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BY JACKSON CHEN
A developer is set to clear the way for what will be the city’s second-tallest skyscraper, filing two demolition permits for Front and South Streets on May 8.
The supertall tower in the Seaport area, being developed by China Oceanwide Holdings, is expected to reach 1,436 feet tall. Its massive height would make it the runner-up to the 1,792-foot One World Trade Center for the city’s tallest building. While construction permits have not yet been filed, the developer submitted two demolition permits for a six-story building at 80 South Street and a 10-story building at 163 Front Street earlier this month, according to Department of Buildings records.
The project attracted the ire of locals, who continue their criticism of the tower, despite its as-of-right nature. Michael Kramer, a member of the neighborhood organization Save Our Seaport, said the group has kept its eye on the project for more than a decade.
The site went through several failed designs before being sold off to Howard Hughes Corp. in 2014. After HHC’s own plans for a residential tower ran into fierce local resistance, the Seaport developer then flipped the property to China Oceanwide Holdings for $390 million in March 2016, along with more than 400,000 square feet of air rights. According to documents filed with the City Planning Commission, the proposed 113-story mixed-use building would total 1,067,350 square feet.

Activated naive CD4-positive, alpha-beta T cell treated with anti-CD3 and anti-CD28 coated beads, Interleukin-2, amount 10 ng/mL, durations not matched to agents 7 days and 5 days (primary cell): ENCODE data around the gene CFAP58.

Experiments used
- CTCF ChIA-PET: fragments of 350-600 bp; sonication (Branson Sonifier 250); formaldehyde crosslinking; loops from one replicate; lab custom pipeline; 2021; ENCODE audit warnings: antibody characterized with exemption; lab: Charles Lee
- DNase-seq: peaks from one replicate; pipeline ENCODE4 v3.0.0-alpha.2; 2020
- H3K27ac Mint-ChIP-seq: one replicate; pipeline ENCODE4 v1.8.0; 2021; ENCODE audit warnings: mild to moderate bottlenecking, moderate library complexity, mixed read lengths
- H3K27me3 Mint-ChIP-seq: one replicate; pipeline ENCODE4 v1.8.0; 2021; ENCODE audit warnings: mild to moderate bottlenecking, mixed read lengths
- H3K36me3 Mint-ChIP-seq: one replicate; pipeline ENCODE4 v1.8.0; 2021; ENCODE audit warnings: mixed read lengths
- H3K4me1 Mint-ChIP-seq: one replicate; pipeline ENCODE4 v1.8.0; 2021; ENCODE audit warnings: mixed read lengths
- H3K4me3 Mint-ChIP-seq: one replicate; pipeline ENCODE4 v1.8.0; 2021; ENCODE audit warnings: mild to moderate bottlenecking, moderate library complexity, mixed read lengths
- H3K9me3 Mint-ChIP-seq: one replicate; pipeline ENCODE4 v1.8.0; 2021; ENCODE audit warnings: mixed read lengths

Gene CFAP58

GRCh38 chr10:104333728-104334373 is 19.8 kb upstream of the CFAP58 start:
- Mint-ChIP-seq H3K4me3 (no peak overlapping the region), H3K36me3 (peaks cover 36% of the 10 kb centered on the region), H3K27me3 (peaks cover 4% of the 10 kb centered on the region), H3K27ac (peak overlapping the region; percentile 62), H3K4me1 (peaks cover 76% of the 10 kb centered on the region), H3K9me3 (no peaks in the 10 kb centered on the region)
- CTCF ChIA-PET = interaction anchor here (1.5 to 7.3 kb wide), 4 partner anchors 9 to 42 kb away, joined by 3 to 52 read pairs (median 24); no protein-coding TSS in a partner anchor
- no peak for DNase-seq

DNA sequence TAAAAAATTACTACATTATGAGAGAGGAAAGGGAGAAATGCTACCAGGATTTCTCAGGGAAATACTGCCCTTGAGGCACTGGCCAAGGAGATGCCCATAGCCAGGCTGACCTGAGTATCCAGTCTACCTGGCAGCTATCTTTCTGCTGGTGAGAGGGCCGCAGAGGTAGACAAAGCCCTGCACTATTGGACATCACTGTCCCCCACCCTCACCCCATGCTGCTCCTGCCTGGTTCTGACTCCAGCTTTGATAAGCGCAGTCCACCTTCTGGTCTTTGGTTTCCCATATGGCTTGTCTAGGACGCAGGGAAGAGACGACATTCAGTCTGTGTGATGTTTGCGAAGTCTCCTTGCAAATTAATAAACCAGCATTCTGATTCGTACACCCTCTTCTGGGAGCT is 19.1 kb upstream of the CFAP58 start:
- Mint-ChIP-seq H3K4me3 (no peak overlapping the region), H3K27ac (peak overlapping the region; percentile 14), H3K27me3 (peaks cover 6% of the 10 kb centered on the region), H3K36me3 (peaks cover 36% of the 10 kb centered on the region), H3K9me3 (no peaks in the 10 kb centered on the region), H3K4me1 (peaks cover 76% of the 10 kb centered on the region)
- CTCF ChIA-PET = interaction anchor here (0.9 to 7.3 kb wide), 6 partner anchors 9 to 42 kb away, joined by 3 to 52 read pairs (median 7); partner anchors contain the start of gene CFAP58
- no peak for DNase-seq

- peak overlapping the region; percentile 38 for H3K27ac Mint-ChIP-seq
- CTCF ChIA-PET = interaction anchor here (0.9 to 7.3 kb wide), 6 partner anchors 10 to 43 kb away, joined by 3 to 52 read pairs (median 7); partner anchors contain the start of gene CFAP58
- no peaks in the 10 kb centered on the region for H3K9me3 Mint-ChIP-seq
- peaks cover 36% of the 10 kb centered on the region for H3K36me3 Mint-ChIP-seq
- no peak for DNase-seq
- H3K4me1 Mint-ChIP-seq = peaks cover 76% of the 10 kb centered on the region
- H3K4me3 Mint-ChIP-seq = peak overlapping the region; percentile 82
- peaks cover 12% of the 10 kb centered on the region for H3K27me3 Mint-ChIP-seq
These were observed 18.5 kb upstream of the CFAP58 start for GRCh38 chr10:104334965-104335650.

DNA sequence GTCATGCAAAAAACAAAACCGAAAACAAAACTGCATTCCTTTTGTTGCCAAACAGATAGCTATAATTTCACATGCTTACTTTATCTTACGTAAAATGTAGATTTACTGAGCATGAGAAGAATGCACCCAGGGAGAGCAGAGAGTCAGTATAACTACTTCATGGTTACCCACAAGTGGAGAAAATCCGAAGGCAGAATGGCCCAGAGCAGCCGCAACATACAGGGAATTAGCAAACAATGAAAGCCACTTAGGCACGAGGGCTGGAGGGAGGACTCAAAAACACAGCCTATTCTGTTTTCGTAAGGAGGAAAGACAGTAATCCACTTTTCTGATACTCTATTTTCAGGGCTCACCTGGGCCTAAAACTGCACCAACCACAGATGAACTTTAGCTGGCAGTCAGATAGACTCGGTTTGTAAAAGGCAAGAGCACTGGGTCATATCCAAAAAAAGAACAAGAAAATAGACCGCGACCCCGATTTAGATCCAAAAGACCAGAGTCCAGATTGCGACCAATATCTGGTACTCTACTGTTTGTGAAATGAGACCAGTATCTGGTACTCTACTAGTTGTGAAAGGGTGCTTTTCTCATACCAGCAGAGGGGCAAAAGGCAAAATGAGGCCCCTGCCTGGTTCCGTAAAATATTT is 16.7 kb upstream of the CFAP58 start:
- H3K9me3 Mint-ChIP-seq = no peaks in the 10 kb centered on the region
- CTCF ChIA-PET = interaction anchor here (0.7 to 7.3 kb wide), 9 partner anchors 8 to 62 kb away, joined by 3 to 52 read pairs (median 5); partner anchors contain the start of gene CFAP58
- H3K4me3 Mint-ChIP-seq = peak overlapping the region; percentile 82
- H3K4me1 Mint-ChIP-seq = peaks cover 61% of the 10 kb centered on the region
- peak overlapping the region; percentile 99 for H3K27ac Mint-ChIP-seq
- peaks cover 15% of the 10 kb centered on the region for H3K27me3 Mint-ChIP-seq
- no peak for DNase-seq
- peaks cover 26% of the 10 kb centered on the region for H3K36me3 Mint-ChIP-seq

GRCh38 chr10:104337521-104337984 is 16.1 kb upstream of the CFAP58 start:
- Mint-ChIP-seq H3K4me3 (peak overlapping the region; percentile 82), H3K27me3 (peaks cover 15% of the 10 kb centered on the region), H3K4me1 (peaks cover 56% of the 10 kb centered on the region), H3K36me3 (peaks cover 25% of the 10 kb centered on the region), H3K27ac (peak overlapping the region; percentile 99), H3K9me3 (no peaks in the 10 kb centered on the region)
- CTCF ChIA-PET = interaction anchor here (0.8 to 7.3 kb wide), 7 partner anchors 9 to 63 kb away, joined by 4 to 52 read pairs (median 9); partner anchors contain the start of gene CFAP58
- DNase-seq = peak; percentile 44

But for Kramer and the opposition, the towering project would create a serious detriment to the neighborhood’s quality of life.
“Nobody is studying the impact on the neighborhood’s air and light. There’s going to be shadows over the Imagination Playground on Burling Slip,” Kramer said. “Forget about the sunlight for the parents and children who use that playground.”
Kramer suggested that the developers soften the blow by giving something back to the neighborhood — such as a donation to the South Street Seaport Museum just a block away from the project.
“This is all going to happen as of right, so there’s nothing that can be done from the perspective of negotiating with the developer,” Kramer said. “But there is a moral and financial commitment incumbent on all developers who are moving people into the neighborhood.”
Community Board 1 is also warily watching the project, but hasn’t been able to weigh in officially yet. According to Marco Pasanella, CB1’s Waterfront, Parks, and Resiliency Committee chairman, no presentations or applications have come in front of them regarding 80 South Street.
But Pasanella added that CB1 would welcome any meeting or presentation, and is looking to invite the developer for informational purposes.
Representatives of China Oceanwide Holdings could not be reached for comment.